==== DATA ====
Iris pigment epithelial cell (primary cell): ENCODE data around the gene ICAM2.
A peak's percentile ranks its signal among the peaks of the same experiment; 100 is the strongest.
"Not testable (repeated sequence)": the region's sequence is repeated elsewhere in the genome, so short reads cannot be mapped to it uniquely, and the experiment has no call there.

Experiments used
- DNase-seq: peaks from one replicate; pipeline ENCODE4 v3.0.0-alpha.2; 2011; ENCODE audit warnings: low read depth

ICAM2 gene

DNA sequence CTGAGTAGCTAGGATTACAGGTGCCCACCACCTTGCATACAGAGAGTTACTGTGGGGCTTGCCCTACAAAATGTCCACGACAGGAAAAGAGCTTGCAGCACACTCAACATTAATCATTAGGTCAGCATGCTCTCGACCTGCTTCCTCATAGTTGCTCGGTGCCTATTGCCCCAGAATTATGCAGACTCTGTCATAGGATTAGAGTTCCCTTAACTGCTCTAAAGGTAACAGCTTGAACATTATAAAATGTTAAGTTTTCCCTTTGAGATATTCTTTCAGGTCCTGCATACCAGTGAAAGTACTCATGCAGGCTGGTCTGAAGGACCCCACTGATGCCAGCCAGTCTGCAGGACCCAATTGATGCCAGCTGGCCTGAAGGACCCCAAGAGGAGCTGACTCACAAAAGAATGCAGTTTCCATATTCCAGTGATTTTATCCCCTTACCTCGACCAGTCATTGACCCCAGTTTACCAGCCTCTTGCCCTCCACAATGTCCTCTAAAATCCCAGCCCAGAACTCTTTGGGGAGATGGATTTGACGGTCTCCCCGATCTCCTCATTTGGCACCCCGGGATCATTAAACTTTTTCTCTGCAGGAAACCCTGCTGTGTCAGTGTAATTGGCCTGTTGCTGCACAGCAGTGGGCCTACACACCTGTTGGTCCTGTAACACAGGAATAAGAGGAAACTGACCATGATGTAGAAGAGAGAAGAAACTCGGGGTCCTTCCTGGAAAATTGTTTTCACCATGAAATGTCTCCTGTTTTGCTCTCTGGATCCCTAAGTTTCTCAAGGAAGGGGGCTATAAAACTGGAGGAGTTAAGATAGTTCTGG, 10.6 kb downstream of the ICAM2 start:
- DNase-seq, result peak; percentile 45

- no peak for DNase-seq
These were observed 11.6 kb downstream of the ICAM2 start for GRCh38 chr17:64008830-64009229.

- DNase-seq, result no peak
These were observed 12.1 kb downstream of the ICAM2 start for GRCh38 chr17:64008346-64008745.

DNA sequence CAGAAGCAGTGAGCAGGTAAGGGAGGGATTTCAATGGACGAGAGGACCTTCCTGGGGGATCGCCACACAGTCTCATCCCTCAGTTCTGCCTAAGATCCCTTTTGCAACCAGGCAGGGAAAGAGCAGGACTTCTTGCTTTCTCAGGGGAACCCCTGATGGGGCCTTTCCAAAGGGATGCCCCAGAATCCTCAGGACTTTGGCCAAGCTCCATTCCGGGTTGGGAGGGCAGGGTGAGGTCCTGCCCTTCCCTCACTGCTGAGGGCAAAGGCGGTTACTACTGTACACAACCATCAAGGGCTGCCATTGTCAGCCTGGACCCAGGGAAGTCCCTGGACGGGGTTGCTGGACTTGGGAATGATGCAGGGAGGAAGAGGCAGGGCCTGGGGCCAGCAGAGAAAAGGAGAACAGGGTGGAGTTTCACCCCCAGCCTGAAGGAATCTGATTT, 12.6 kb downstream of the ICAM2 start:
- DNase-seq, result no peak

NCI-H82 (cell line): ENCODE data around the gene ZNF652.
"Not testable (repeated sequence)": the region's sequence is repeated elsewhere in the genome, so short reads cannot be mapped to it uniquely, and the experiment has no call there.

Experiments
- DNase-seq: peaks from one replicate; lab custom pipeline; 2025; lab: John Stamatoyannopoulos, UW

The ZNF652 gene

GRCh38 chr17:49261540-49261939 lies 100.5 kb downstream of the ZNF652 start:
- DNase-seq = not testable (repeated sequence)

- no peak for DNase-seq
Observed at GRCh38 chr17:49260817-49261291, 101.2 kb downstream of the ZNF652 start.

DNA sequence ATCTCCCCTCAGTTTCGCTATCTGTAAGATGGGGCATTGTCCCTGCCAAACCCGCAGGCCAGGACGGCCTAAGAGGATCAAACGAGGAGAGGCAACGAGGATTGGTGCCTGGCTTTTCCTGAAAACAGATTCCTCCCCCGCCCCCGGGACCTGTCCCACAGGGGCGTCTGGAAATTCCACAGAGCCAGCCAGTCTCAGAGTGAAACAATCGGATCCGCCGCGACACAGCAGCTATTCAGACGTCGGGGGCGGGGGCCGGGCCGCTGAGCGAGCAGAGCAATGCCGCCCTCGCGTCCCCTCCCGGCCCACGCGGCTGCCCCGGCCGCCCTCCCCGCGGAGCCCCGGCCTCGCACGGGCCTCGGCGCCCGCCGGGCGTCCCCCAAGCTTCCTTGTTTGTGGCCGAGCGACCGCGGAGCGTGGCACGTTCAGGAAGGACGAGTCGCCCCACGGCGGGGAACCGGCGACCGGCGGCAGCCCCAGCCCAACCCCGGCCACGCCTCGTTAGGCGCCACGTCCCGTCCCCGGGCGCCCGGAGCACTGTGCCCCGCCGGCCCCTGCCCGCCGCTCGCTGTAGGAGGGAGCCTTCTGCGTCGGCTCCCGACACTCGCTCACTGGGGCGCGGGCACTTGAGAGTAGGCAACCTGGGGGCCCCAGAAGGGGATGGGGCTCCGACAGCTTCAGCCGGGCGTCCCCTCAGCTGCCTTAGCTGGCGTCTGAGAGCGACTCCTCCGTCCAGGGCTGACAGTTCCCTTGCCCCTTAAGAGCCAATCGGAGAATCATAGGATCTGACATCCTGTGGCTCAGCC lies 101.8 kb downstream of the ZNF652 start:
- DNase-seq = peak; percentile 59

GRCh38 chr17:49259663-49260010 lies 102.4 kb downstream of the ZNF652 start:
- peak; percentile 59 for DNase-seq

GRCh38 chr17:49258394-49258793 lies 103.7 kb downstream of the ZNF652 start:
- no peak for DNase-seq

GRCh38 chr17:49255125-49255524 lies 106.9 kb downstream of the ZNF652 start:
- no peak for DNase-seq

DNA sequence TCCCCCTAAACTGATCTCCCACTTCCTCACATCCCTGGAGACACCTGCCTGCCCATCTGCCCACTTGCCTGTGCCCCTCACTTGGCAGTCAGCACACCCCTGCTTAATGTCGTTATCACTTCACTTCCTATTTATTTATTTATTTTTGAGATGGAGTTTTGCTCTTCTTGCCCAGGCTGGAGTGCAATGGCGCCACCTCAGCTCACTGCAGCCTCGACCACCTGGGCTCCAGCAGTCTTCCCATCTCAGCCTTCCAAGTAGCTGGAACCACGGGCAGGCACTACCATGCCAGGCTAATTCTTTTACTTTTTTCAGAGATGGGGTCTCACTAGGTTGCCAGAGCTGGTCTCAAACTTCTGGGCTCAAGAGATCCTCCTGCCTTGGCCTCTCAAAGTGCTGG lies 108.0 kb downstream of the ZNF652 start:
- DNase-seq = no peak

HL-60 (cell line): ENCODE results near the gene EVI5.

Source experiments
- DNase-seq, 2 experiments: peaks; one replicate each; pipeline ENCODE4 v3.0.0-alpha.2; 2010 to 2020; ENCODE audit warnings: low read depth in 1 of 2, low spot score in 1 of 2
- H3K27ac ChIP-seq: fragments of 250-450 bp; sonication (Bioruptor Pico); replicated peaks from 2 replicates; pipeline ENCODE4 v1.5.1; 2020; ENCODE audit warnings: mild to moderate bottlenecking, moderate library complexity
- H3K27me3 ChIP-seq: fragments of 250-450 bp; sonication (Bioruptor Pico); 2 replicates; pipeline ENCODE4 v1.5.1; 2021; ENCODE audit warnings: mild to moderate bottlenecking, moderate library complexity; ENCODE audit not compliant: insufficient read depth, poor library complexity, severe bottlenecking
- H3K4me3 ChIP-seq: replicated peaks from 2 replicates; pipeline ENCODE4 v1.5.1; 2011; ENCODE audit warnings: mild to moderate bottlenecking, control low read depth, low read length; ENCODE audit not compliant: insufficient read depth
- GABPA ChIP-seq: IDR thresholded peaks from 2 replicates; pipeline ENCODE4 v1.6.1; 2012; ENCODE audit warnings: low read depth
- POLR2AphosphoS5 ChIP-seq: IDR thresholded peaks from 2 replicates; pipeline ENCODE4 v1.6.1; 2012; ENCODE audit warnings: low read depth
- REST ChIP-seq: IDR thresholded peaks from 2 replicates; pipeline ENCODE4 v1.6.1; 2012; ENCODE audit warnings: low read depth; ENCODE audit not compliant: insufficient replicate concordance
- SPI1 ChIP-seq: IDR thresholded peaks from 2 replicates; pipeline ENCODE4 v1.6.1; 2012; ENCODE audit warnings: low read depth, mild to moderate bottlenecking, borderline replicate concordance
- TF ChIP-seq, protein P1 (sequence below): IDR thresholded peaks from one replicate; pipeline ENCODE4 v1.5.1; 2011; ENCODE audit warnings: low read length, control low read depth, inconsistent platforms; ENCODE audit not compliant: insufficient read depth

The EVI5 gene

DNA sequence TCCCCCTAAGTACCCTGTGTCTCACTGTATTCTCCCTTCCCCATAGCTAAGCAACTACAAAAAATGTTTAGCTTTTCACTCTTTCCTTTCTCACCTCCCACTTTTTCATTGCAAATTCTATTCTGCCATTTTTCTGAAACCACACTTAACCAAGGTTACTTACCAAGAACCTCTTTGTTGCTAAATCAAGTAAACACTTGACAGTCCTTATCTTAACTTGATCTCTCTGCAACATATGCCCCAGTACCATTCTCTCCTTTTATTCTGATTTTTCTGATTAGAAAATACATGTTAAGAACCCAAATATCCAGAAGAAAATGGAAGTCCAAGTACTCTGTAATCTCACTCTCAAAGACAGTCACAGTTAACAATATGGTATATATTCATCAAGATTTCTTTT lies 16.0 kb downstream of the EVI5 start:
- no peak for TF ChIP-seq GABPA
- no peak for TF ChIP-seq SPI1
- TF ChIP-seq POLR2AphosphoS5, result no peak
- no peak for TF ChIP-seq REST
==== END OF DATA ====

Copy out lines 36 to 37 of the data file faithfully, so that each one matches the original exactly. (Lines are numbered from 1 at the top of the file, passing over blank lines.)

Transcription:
- DNase-seq, 2 experiments: peaks; one replicate each; pipeline ENCODE4 v3.0.0-alpha.2; 2010 to 2020; ENCODE audit warnings: low read depth in 1 of 2, low spot score in 1 of 2
- H3K27ac ChIP-seq: fragments of 250-450 bp; sonication (Bioruptor Pico); replicated peaks from 2 replicates; pipeline ENCODE4 v1.5.1; 2020; ENCODE audit warnings: mild to moderate bottlenecking, moderate library complexity